80 Describe the role of insulin in liver of metabolic syndrome

81 Insulin normally promotes the mobilization of glucose transporters to the membrane, the conversion of glucose to glycogen, and the conversion of acetyl-coa to fatty acids. With insulin resistance, glucose uptake and glycogenolysis are both impaired.

82 Explain the origin of the prothrombotic state associated with diabetic patients

83 Excess production of TNF-a and IL-6 coupled with a decrease in adiponectin leads to an inflammatory state. This in turn causes the liver to synthesize more fibrinogen and plasminogen activator inhibitor 1.

84 List the management goals for diabetic patients

85 A1C < 7% LDL < 100 Systolic BP < 130

86 List the macronutrient proportions for patients with diabetes

87 CHO = 50% Fat = 30% Protein = 20%

88 What are the common receptors used in the prognosis and treatment of breast cancer

89 Estrogen receptor Progesterone receptor Her2/Neu/ErbB2

90 What is a gatekeeper


92 Seriously, what is a gatekeeper

93 A gene that acts by directly suppressing cell proliferation

94 What is a caretaker

95 A gene that functions to maintain genenome stability

96 Is BRCA1/2 a gatekeeper or caretaker

97 Caretaker

98 What is the function of BRCA1/2

99 They are involved in homology directed repair of DS DNA breaks

100 What attributes are beneficial for screening and diagnostic tests

101 Screening tests need to be cheap, quick, easy, and sensitive. They do not have to be very specific. The ideal diagnostic tests need to be sensitive and specific. If they aren’t sensitive then they at least need to be specific. Is a home pregnancy test a screening or a diagnostic test?

102 What are the common viruses associated with cancer.

103 HIV action HTLV1Adult T-cell leukemiaNone listed HPVSquamous cell carcinomasViral escape via immune suppression EBVLymphomasCo factor HBVHepatocellular carcinomaNone listed HCVHepatocellular carcinomaNone listed KSVKaposi sarcomaCofactor via cytokines HIVLymphoma, SCC, Body cavity lymphoma, primary CNS lymphoma, kaposi

104 What are the molecular events leading to cancer from viruses

105 HTLV1TAX gene drives replication. /\ cyclin D, /\ NF-kappa-B HPVViral E6 and E7 interfere with P53 and P21 EBVViral LMP1 acts like CD40 ligand to drive proliferation, viral EBNA2 /\ cyclin D, Viral IL10 prevents macrophage activation of T-cells HBVNo oncogenes. Chronic inflammation HCVNo oncogenes. Chronic inflammation KSVViral VEGF. P53 suppression. Viral cyclin D analogue HIV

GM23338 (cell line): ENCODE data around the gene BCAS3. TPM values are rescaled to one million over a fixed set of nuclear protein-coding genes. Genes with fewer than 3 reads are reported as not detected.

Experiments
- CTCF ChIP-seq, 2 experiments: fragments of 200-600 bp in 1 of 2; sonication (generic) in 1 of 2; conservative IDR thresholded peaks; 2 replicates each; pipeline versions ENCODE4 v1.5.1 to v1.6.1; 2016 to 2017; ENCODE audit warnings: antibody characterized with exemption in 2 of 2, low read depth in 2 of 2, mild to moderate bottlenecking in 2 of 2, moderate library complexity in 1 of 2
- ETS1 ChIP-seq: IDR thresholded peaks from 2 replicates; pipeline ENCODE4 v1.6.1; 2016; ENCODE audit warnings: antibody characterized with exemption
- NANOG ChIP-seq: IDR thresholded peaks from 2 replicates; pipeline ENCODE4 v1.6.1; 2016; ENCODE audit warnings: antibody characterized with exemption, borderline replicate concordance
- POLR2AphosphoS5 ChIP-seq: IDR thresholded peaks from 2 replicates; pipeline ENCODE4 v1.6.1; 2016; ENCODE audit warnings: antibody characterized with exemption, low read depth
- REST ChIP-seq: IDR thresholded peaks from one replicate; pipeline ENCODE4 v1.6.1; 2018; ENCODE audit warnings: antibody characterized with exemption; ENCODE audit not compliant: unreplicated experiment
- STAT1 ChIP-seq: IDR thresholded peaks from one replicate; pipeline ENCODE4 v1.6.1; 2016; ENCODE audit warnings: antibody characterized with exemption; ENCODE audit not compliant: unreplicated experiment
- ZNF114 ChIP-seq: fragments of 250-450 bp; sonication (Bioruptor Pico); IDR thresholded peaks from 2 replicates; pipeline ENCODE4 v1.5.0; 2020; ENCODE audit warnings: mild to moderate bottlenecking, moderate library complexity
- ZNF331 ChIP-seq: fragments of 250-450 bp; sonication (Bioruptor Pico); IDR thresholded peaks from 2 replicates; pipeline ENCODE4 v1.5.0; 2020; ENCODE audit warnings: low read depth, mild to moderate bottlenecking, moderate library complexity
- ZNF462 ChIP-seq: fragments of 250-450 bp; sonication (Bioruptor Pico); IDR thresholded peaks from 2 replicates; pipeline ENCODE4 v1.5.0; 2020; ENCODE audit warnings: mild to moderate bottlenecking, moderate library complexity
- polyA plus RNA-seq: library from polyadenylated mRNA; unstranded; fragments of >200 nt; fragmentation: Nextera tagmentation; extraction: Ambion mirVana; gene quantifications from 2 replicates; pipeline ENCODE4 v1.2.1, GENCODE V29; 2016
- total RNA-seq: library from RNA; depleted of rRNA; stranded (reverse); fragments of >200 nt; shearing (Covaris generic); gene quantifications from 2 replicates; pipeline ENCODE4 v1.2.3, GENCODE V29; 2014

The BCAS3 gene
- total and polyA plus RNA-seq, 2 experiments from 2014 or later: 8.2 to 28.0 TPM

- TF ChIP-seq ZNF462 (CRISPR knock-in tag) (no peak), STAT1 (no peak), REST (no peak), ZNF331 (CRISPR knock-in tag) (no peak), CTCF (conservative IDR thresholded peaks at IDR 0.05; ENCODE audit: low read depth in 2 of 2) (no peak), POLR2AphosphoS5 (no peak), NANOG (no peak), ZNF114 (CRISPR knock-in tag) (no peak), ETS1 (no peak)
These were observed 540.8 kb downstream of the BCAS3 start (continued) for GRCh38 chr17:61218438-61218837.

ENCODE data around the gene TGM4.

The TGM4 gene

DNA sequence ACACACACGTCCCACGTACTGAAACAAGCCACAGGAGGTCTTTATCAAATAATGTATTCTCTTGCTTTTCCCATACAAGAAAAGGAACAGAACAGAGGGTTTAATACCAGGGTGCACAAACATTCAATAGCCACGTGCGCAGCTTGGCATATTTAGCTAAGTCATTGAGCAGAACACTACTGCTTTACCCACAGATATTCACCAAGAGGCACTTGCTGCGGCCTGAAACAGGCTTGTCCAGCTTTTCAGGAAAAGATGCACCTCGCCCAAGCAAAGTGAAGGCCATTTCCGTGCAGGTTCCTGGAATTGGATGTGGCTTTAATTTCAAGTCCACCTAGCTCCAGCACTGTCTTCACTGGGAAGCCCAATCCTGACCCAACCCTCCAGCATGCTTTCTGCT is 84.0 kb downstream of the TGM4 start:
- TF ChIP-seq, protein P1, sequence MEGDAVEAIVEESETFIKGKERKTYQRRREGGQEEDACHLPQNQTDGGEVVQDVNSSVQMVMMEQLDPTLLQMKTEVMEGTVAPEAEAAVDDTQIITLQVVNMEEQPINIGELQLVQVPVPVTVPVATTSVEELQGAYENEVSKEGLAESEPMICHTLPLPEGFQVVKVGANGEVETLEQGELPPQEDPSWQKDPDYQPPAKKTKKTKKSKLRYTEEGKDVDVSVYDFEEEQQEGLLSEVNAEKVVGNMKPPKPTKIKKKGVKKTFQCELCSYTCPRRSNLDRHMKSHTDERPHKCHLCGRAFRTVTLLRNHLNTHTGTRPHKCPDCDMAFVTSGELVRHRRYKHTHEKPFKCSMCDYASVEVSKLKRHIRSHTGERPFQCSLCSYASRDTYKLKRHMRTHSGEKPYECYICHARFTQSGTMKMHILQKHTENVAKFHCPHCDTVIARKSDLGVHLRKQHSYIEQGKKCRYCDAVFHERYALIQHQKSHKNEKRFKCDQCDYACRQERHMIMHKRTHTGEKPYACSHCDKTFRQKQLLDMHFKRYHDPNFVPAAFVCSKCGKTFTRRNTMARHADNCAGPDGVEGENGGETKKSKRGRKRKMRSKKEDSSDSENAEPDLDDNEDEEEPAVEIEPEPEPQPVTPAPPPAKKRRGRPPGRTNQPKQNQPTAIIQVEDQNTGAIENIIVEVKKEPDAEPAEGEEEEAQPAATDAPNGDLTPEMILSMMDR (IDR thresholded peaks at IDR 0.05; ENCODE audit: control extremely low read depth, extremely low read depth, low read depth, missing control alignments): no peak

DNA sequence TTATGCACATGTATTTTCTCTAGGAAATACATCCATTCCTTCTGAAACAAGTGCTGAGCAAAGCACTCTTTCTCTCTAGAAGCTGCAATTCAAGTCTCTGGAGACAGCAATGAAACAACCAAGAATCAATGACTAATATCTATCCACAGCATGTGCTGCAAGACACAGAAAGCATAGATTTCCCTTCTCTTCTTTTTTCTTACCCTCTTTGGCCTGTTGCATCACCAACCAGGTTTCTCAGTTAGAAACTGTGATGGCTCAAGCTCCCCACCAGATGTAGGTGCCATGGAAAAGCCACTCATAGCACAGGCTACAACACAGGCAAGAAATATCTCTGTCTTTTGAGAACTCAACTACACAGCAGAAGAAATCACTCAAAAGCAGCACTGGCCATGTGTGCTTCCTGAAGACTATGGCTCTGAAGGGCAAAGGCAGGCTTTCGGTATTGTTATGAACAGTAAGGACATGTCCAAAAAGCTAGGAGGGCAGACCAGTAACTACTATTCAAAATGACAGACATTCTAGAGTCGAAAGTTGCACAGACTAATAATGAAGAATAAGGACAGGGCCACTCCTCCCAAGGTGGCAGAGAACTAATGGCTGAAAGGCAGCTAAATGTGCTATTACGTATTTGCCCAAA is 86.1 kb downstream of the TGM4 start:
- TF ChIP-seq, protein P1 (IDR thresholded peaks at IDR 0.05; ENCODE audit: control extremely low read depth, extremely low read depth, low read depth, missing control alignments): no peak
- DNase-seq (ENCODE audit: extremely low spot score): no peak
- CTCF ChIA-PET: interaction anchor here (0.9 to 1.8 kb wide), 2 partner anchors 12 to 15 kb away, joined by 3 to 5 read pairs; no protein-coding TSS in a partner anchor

106 Differentiate descriptive and inferential statistics

107 Descriptive – Describe qualities about the data but cannot be used to infer Inferential – Can be used to draw conclusions

108 Define nominal and ordinal data

109 Nominal – Data described by labels of no numerical significance. – Numerical operations are not possible even if the data appear to be numeric. For instance, the subtraction of two zip codes has no meaning. Only mode has meaning Ordinal – A rank ordered category such as least to most, worst to best, pain levels, satisfaction, etc – There is intrinsic order but the value between each item is variable. For instance, what is the quantitative difference between somewhat satisfied and satisfied. – Some numerical operations are allowed Mode and median have meaning

110 Describe the types of metric data

111 Physical measurement or counting All numerical operations are allowed – Mode – Median – Mean Variable has equal intervals between values. Interval – Metric data with an arbitrary zero Ratio – Metric data with a meaningful 0

112 What is the worst statistical error type, type I or type II

113 Type I is worst – Reject the null hypothesis (H0) even though its true. So we found something that isn’t there. In other words, we’ll treat with snake oil. Note that type II accepts the null hypothesis even though its false. Thus we will withhold a useful treatment because we fail to recognize that it is useful.